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case study

Automating simulation processes to streamline automotive design workflows

DENSO uses the Simcenter 3D and NX integrated process to reduce component simulation time by 80 percent

Automating simulation processes to streamline automotive design workflows


DENSO Corporation is a global automotive components manufacturer. The company is the world’s second largest parts and systems provider in terms of sales. In 2022 it had $45.1 billion in consolidated nets sales. The company’s core technologies are electrification, connected driving, advanced safety and automated driving and factory automation/agricultural technology.
Kariya, Aichi, Japan
NX, Simcenter 3D Software, Simcenter Products, Teamcenter
Industry Sector:
Automotive & transportation


By using the NX CAD and Simcenter 3D integrated process and CAE template, we reduced the time spent for CAE analysis by up to 80 percent.
Yuichi Kondo, Project Assistant Manager

Automotive industry seeks innovation

It has been generations since a large automotive manufacturer built every part in-house. Today hundreds of companies around the globe contribute to production, no matter the home country of the original equipment manufacturer (OEM). Over the years, each of these companies found their own path to engineering automation.

DENSO Corporation (DENSO), the second largest automotive parts and systems provider in terms of sales in the world, is no exception. Founded in 1949 as a Toyota group company, it has become an independent auto parts supplier to nearly all leading OEMs. It also works in other markets, including household heating equipment and industrial robots. It is a member of the Fortune Global 500 and has more than 200 consolidated subsidiaries around the globe. It is a trusted supply chain partner for many of the world’s largest automobile brands. DENSO also works closely with its automotive partners in research and development (R&D) for electric and hybrid vehicles.


CAD Geometry with color-coding.

The simulation bottleneck

A major challenge today is to improve productivity in the design and simulation of automotive parts. Even before the rise of software solutions, designers focused on geometry and turned to analysts to test and validate performance. However, simulation teams have always been much smaller than design teams – creating a bottleneck in the development process.

In recent years, advancements in computational power and software have made it possible to streamline the process. Most analysis software can be used to solve a complex analysis in a matter of hours instead of days. But the back-and-forth between the design and simulation groups still exists. It is not unusual for analysts to clarify aspects of the model, or to ask Results (continued) Identified and corrected design problems resulting in improved quality overall Eliminated errors due to manual processes and data translation designers to modify the shape to achieve a better result. The aforementioned bottleneck means each cycle could take days or weeks, depending on the complexity of the part or product.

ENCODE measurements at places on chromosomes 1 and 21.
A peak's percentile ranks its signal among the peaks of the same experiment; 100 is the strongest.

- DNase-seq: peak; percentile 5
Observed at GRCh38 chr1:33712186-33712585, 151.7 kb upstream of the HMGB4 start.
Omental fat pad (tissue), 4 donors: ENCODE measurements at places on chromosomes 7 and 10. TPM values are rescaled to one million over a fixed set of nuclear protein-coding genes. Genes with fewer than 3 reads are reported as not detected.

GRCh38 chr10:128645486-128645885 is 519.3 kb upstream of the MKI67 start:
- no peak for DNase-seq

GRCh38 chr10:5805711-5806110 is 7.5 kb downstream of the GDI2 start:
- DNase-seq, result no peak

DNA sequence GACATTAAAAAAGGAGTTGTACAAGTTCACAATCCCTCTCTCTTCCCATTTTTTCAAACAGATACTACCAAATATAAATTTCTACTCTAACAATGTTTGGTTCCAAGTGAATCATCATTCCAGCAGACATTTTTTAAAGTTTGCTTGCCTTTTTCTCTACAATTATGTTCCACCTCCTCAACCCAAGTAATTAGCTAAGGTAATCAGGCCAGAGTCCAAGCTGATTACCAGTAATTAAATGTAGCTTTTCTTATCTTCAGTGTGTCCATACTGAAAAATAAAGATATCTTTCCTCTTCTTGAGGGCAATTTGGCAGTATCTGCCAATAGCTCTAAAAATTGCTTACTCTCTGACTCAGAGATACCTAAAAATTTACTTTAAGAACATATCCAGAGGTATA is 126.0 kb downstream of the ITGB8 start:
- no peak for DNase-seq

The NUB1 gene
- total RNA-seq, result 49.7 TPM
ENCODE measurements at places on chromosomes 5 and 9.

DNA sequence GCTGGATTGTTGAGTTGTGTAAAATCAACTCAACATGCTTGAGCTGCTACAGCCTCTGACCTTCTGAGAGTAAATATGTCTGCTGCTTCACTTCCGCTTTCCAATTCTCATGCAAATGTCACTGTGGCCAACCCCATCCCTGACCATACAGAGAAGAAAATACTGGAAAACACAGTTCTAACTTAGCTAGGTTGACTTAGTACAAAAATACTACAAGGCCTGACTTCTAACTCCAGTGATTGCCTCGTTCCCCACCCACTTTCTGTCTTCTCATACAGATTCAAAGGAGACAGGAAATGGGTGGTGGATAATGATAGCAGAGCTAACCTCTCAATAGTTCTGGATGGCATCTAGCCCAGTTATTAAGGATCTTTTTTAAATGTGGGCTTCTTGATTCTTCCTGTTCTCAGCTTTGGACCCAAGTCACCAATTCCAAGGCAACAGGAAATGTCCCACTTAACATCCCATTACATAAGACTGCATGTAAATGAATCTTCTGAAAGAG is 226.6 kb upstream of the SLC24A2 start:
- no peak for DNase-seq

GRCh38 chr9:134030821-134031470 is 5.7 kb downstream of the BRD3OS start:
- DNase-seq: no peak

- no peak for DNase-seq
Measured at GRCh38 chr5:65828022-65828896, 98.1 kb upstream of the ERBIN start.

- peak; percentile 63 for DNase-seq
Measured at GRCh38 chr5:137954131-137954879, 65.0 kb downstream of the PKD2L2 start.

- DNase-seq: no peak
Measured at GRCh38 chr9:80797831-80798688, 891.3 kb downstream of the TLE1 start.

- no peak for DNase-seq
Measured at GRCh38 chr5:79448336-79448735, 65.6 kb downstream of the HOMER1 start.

“We have an issue with long lead times for CAE in product design,” states Yuichi Kondo, project assistant manager, DENSO. “It takes time to communicate.” Kondo is referring to the back-and-forth between design and computer-aided engineering (CAE) teams to create the initial analysis request, transfer data to the CAE system, respond to several inquiries, create and run the simulation model, generate analysis reports and revise the design. Usually there are multiple rounds of designing and testing as the team closes in on a solution, with multiple translations going back-and-forth between CAD and CAE formats. It is a considerable workflow bottleneck that companies have been putting up with for years.

If design teams could perform basic simulation early on their own, it would free up time for the simulation teams to focus on more complicated analyses.

Seeking the way forward

DENSO has been a long-time partner of Siemens Digital Industries Software, starting with using NX™ software for design and manufacturing and Simcenter™ software for simulation. NX and Simcenter are part of the Siemens Xcelerator business platform of software, hardware and services.

DENSO uses NX modules to support every aspect of product development from concept design to manufacturing and is an integrated toolset that can be used to coordinate disciplines and preserve design intent. DENSO also uses Simcenter 3D for simulation, which is a comprehensive, fully-integrated solution for multidiscipline simulation. Simcenter 3D shares a common platform with NX.

With Siemens tools, DENSO saw an opportunity to streamline the traditional workflow between design and engineering analysis, uniting the disciplines. This was particularly true for component design and analysis where simulation processes are more routine. DENSO’s goal was to reduce or eliminate the iteration with a new workflow.

An integrated platform approach

Since Simcenter 3D and NX share a common platform, geometry can be seamlessly passed from CAD to the CAE environment and back. The simulation model is associated with the design geometry so the simulation model can easily be updated with changes made to the upstream design geometry. By itself, this connectivity between the main part and the CAE model saves DENSO considerable time previously spent on part translation, communication between teams and all the necessary documentation generated by these iterations.

Encouraged by this level of improved workflow, DENSO is now moving to another level of innovation. The company is developing what it calls the NX CAD and Simcenter 3D integrated process. Analysts understand the simulation processes, which are repeatable for certain types of components. The simulation team captures modeling and process best practices and packages these up into simulation templates that are leveraged by designers using NX. These templates require the designers to provide some input before the template can produce CAE data.